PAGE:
- gear step (GS) = step (well, factor) from one gear to the next gear. For the Rohloff hub this is 1.136, for 3 speed Sturmey Archer hubs this is 1.33. For cassettes and Nexus 7 and 8 speed hubs this step varies per gear.
1. In any given gear you can, without changing gear, stay within the CCR and change your pedal frequency to cycle at various different speeds that all feel good (if the power required is below what you find comfortable).
2. The speed you can achieve depends on the power that you can and want to supply.
Now imagine this:
1. You ride in a certain gear in your minimum of the CCR, so for me 75 rpm, this happens at a certain speed 'v1' [ so speed = v1 at cadence = CCmin ].
2. you then speed up your pedal frequency to go faster, up to the maximum speed without changing gear so while staying within the CCR. The speed you reach is then v2 = v1 x 1.27. Suppose speed 1 = 15 km/h, then speed 2 = 19.05 km/h. [ so speed = v2 = v1 x CS at cadence = CCmax ]
3. To go faster than 19.05 km/h, to 19.06 km/h, you would go outside the CCR if you don't change gears, so what you do is that you change gear to the next one, then adjust your pedal frequency to go 19.06 km/h.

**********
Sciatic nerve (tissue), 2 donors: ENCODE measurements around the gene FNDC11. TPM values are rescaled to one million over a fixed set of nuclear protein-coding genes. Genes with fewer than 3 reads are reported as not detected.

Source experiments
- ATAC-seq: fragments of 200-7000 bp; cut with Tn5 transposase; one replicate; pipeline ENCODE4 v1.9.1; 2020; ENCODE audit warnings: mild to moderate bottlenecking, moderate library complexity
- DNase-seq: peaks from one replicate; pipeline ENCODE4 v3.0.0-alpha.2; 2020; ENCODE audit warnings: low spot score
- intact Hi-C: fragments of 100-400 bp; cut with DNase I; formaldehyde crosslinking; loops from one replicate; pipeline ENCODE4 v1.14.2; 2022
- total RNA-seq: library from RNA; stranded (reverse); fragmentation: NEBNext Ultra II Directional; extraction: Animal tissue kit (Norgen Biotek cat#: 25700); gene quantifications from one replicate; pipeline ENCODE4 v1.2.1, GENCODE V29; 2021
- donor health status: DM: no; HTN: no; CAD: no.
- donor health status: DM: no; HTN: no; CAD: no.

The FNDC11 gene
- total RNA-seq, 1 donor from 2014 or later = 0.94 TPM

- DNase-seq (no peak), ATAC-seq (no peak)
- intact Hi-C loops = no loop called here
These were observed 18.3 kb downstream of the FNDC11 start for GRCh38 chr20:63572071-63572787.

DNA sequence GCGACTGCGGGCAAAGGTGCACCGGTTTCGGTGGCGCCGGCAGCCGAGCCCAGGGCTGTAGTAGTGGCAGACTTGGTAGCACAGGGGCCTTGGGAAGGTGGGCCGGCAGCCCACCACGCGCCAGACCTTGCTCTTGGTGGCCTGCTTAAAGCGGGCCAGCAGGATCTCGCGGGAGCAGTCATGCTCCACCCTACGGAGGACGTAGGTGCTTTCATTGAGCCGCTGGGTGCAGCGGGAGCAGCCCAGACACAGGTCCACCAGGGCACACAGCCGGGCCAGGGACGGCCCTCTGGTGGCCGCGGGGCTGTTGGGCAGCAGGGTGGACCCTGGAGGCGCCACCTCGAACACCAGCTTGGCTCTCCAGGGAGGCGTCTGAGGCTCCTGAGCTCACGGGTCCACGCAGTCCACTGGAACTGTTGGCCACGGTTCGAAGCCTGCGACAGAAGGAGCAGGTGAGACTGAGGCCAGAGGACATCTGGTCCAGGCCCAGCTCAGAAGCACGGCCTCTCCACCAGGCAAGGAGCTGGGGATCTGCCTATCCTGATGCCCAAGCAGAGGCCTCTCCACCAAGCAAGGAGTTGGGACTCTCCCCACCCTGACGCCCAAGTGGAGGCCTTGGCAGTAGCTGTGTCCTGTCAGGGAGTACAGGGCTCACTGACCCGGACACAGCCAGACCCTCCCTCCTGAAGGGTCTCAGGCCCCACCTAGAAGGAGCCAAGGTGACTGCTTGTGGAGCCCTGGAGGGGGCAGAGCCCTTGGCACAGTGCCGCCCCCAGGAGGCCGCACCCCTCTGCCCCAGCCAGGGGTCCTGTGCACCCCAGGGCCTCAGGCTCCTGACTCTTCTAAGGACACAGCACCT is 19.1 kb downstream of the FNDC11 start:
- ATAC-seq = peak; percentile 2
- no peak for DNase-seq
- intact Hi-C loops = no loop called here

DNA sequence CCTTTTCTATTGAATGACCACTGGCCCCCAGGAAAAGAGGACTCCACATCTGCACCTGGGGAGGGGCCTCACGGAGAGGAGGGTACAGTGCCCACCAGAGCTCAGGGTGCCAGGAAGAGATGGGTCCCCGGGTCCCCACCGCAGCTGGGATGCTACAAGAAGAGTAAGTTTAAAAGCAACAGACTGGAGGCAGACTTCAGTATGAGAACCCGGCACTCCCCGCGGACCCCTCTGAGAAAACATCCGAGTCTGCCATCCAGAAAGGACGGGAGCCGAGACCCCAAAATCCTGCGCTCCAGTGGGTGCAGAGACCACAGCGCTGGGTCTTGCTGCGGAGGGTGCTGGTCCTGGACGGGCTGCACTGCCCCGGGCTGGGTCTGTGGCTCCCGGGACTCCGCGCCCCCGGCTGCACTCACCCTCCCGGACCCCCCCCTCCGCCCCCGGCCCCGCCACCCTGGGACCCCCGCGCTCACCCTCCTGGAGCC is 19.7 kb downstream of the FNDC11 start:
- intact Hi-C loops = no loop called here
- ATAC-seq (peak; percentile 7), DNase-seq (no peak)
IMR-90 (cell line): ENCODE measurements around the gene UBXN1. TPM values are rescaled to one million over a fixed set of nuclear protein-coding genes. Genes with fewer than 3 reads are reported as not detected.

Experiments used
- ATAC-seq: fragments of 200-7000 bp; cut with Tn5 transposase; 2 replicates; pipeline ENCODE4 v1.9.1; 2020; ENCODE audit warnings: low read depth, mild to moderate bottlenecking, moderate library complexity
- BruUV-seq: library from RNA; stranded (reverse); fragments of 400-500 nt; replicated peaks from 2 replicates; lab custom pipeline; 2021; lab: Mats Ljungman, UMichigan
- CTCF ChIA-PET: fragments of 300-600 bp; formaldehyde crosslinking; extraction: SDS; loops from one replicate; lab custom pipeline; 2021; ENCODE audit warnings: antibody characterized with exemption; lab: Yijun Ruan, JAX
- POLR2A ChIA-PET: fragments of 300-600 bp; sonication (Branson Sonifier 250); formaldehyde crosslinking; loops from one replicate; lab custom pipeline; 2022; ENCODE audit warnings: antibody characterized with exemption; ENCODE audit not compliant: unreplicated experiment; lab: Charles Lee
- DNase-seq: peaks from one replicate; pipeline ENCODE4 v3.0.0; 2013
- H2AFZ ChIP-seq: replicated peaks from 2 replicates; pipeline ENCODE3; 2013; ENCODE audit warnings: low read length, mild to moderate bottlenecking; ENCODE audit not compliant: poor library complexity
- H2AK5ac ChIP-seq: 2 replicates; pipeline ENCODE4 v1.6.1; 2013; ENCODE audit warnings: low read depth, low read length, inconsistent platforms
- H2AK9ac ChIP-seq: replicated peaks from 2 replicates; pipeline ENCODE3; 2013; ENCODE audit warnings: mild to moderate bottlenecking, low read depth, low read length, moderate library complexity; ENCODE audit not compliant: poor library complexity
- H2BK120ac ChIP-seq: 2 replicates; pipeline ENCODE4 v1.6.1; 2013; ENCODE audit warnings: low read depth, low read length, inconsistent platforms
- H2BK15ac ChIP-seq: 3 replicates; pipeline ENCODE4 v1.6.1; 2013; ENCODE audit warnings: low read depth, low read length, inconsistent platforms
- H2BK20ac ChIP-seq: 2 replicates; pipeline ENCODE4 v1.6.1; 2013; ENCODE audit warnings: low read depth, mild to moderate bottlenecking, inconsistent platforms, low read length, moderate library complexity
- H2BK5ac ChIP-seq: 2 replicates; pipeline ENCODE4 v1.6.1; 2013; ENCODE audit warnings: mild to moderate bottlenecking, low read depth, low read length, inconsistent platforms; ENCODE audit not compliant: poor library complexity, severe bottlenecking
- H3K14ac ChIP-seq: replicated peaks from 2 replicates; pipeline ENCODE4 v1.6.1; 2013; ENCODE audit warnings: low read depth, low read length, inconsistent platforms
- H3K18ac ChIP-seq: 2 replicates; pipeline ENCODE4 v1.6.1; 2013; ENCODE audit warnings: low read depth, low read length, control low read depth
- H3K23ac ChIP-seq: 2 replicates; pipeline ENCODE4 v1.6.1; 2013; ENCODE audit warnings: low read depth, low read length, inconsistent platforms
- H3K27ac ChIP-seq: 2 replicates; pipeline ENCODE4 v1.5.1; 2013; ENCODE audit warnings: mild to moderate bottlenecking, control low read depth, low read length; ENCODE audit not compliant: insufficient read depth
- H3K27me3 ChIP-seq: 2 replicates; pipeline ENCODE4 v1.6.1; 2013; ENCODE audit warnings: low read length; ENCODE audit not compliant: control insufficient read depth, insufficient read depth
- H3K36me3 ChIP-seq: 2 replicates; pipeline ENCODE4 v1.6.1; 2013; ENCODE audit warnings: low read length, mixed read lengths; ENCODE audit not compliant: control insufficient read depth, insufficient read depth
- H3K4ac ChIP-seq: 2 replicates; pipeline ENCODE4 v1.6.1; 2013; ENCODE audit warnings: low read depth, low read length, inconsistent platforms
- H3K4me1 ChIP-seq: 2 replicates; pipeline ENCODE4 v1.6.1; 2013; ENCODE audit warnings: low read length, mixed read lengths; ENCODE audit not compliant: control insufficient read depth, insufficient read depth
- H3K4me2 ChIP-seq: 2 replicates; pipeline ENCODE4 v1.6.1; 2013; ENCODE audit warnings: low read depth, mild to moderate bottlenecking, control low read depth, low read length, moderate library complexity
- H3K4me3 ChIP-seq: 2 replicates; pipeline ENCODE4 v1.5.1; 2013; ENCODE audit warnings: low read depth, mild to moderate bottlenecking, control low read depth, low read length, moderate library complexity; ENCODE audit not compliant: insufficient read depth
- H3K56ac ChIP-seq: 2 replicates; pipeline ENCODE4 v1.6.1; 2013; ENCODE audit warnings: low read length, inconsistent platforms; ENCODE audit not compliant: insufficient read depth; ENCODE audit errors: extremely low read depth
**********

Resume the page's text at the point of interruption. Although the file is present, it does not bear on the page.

4. Now note: If the gear step is a smaller step than the CS, this cadence will be in your CCR. If the gear step is bigger, it means your cadence needs to be adjusted to go to lower than is comfortable, namely like this:
4.1. GS>CS: Suppose the gear step is bigger than the cadence step: With CS =1.27, let's say GS = 1.33 (such as with a Sturmey archer 3 speed hub). So you ride 19.06 km/h but now in the bigger gear, and you need to adjust your pedalling cadence to ride 19.06 km/h, to CCmax/gear_step = 95/1.33 = 71.4 which is below CCmin. This means you need to ride faster to be in the CCR. You need to ride 20.01 km/h or more to be within CCR. This means that there is a gap in the speed range, namely 19.06-20.00 km/h in which you cannot ride with a comfortable cadence...